In short, watching a movie has become more like reading a book. We can focus on a particular passage, re-read, hone in on details, in ways that are just like reading. Hell, DVDs even have chapters. I find myself watching a single movie over the course of several days now, seeing it in bite-size chunks and returning to it later, exactly where I had left off.

DVDs even have the equivalent of footnotes—deleted scenes, director’s commentaries, actor biographies, interviews, and other goodies. Besieged, which is based on a short story, even includes the story itself on the DVD, read by the author, so that you can hear the story as you watch it unfold cinematically. You can even translate the movie to the language of your choice; click the audio button, and suddenly the movie’s dubbed into bad French.

I think I’m supposed to say that all of this is wonderful—huzzah for new technology! Except that it’s not, exactly. Cinema, at its best, is a pop art form. I don’t mean any of this pejoratively. Movies can certainly contain the intellectual depth, moral rigor, and emotional weight of great literature. The difference between high art and pop art is not the depth so much as it the immediacy. Reading is supposed to be a tranquil, solitary experience, even when we’re reading potboilers and smut. High art leads the viewer into her interior state, into herself. Although we can appreciate high art with others, it’s best experienced in solitude, in quietude, in a spirit of contemplation. We read slowly, and our response to a great book is one that percolates and steeps over time.

Movies are immediate; watching a movie, we’re always in the moment. This doesn’t mean that we’re not thinking as we watch, but our mode of thinking tends to be different. Few filmmakers approach routinely the sort of intimacy and one-on-one contact that a great writer aspires toward, and with good reason. But, in capturing the continual onrush of life, and the sense of multiple trains of thought vying simultaneously for one’s attention, movies are better than books. The nature of reading one line at a time, in sequence, means that it’s tough to convey the layers and overlaps of existence in writing. Movies can cut, superimpose image onto image, and integrate sound into the image in a way that can’t be done as effectively in literature.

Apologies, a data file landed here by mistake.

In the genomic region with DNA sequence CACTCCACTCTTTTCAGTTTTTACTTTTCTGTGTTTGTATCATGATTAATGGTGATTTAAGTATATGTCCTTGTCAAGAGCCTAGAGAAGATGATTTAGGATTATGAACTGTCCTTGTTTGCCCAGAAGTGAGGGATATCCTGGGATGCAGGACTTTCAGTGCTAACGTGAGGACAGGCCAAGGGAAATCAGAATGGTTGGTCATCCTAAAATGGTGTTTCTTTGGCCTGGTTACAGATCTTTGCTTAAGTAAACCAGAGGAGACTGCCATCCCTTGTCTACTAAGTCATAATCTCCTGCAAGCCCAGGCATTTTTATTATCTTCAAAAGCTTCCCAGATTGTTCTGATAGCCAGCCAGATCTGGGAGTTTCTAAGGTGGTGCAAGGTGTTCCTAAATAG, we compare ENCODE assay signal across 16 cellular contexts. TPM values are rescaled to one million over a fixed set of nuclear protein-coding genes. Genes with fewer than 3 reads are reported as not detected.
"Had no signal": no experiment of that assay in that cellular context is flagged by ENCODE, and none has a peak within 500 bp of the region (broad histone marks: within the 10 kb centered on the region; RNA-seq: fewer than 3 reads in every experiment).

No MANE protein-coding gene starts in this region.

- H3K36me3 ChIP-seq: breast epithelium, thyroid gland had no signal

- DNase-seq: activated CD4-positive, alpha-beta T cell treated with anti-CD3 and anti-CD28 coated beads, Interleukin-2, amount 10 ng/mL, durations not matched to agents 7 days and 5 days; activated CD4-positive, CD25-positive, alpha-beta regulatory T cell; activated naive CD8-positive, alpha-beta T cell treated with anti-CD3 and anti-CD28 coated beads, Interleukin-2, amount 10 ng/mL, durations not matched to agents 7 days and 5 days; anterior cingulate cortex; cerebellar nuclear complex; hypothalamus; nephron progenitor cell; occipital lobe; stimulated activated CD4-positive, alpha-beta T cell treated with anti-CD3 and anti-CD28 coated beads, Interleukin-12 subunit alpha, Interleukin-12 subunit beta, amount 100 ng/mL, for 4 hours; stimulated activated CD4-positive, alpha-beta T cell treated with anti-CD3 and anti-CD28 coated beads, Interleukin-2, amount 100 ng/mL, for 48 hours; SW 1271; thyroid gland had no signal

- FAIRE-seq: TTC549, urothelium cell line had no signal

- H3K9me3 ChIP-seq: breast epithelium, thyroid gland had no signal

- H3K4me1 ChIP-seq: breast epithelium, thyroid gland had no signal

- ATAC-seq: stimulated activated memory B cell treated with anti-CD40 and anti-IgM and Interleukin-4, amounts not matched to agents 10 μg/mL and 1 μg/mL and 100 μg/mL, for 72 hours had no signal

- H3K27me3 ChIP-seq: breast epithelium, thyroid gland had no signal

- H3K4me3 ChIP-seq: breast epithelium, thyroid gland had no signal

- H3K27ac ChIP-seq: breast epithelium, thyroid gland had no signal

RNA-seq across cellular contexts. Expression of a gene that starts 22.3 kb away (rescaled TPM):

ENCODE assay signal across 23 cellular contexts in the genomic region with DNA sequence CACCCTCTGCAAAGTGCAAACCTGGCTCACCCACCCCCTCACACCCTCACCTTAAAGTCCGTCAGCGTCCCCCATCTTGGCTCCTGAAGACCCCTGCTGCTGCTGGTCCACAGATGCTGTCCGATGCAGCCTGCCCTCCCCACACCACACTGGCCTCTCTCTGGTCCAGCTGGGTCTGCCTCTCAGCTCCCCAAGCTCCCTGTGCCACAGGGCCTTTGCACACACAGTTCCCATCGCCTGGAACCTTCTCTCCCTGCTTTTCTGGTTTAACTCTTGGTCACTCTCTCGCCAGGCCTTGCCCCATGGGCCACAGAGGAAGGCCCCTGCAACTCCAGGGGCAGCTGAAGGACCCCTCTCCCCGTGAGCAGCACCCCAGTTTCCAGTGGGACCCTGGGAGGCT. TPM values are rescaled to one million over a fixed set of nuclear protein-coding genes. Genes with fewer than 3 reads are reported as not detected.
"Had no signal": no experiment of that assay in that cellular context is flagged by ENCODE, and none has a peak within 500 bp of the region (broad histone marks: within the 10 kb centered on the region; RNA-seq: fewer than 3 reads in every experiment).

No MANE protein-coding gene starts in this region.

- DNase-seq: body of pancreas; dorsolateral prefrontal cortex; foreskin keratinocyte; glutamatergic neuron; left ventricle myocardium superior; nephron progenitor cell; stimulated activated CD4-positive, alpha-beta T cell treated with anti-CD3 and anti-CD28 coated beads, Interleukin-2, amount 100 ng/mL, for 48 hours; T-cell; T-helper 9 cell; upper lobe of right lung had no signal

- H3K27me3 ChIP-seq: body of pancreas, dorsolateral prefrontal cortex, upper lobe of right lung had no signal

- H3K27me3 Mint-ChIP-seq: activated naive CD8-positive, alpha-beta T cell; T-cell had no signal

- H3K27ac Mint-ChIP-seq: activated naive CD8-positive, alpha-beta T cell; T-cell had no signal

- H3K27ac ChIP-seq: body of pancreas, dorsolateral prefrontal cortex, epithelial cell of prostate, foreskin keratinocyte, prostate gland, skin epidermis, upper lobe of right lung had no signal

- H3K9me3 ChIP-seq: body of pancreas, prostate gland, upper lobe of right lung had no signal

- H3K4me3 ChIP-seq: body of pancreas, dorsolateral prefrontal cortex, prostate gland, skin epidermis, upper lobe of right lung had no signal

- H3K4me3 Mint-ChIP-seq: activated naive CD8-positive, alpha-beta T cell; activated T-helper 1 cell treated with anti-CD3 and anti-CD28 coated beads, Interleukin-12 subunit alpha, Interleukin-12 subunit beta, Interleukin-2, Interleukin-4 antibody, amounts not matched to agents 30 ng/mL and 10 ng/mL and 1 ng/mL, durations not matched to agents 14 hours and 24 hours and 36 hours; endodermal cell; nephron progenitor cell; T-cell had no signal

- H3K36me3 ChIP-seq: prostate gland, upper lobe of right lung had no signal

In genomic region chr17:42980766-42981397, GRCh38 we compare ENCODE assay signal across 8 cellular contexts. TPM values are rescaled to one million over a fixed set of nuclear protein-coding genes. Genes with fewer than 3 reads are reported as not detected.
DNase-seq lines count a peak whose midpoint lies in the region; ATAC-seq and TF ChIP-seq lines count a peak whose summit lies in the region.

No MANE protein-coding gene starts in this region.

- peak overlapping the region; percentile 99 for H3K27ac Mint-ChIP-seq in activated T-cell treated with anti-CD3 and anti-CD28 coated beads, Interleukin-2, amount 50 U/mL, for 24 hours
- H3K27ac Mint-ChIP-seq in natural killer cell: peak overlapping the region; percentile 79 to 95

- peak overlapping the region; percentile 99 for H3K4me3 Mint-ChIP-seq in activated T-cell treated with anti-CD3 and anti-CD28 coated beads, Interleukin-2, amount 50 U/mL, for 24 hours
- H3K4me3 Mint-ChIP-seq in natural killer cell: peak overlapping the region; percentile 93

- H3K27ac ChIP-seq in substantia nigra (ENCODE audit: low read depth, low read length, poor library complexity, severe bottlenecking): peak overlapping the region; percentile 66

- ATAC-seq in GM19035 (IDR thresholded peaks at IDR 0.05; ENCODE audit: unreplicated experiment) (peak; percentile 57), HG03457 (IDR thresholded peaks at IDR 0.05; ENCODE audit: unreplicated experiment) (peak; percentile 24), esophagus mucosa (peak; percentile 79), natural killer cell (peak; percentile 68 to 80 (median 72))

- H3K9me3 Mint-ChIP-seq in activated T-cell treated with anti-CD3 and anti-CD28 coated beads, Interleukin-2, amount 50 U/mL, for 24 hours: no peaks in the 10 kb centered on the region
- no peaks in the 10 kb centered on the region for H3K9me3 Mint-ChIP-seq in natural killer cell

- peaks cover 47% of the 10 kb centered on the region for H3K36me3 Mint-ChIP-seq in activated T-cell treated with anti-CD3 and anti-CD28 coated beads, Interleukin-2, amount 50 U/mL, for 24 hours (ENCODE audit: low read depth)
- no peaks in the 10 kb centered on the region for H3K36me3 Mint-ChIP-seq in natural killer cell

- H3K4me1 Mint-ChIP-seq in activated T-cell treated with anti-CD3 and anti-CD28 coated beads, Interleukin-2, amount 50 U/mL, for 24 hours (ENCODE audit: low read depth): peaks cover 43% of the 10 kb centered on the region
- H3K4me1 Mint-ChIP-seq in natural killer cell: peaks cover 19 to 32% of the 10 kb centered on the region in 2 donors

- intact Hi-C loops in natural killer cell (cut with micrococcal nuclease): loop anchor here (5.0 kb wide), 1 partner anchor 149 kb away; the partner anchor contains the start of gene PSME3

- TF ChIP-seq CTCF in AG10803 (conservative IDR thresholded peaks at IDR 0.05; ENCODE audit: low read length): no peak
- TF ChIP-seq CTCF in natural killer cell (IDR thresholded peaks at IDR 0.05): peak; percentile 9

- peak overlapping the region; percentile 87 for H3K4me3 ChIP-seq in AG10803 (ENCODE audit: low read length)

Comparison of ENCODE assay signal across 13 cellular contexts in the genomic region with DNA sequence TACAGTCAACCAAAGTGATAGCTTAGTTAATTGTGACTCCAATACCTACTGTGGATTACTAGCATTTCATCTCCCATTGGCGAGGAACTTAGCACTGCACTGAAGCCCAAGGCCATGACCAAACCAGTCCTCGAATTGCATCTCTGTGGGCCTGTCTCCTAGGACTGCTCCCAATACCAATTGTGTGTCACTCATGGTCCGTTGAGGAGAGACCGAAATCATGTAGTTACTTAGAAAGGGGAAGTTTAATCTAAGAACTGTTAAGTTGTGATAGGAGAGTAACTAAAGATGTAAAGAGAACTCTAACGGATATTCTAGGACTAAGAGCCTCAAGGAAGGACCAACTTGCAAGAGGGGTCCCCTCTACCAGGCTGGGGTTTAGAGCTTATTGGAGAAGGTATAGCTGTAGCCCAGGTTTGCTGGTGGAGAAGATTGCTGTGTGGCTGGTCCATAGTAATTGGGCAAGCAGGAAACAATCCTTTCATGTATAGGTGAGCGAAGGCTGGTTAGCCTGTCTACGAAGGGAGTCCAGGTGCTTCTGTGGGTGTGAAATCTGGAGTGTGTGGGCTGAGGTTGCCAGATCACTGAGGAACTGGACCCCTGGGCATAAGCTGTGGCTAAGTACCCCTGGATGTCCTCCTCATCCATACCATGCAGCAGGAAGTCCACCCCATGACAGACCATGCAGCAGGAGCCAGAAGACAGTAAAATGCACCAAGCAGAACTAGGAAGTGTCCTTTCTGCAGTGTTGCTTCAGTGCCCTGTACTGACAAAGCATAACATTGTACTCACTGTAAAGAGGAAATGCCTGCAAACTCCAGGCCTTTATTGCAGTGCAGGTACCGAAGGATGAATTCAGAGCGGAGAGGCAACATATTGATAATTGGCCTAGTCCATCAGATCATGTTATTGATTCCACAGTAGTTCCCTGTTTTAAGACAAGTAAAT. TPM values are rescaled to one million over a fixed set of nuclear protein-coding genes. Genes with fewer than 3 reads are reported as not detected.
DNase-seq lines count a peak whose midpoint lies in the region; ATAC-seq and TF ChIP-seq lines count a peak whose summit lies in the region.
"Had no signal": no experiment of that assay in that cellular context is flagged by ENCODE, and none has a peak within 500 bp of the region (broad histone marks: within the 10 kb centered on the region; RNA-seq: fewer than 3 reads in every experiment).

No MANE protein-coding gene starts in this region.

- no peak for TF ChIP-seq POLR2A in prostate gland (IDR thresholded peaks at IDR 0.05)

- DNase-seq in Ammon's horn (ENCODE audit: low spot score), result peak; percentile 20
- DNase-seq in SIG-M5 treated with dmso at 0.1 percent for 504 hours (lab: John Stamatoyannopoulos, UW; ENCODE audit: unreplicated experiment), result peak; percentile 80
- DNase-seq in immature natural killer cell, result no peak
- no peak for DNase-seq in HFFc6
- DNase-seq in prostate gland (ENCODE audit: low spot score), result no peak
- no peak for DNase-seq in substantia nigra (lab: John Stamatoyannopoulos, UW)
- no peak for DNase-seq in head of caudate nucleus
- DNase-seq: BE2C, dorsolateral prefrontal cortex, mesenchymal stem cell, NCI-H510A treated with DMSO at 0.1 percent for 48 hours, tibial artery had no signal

Cinema is also a common art form, by which I mean it’s a communal art. It’s best to see a movie in a group. By necessity, you can’t catch everything in one viewing, unless it’s a bad movie. Talking with someone outside the theater, we’re reminded of items of interest that we may have missed; we clarify what we missed while we were focused on something else. We connect to other people through movies in ways that we rarely do with books or music.

More than that, movies are intended to be larger than life, even at their most intimate. We project them onto huge screens. They overwhelm us. We’re supposed to laugh out loud at them, to cringe in horror at them, to respond viscerally to a scene in a way that we never would while reading. Movies are outsized. That, in fact, is their power—the sheer size forces us to expand our field of vision, to move outside of ourselves. Books draw us inward; movies draw us out into the light.

Our experience with movies, however, is becoming more introverted. Journalists and Hollywood execs worry about the ever-dwindling attendance at movie theaters, the rate of which has fallen every year for the last decade. We’re staying inside more. There are lots of reasons for this, but I can’t help but think that the rise of the DVD plays a huge role. Just as importantly, movies themselves are getting smaller and more intimate in scale. Filmmakers are aping TV conventions more and more, so that we’re seeing more close-ups and more tight shots in features than ever before. Most young directors have more training with music videos—MTV is almost film school at this point—than with full-scale productions, and so design their movies for the small screen rather than the large one.

It’s vitally important that we know how to think in stillness. But we also need to know how to think in motion. Both kinds of thinking—reading—are necessary, and both impulses are embedded into us. This is why high art and pop art will always co-exist.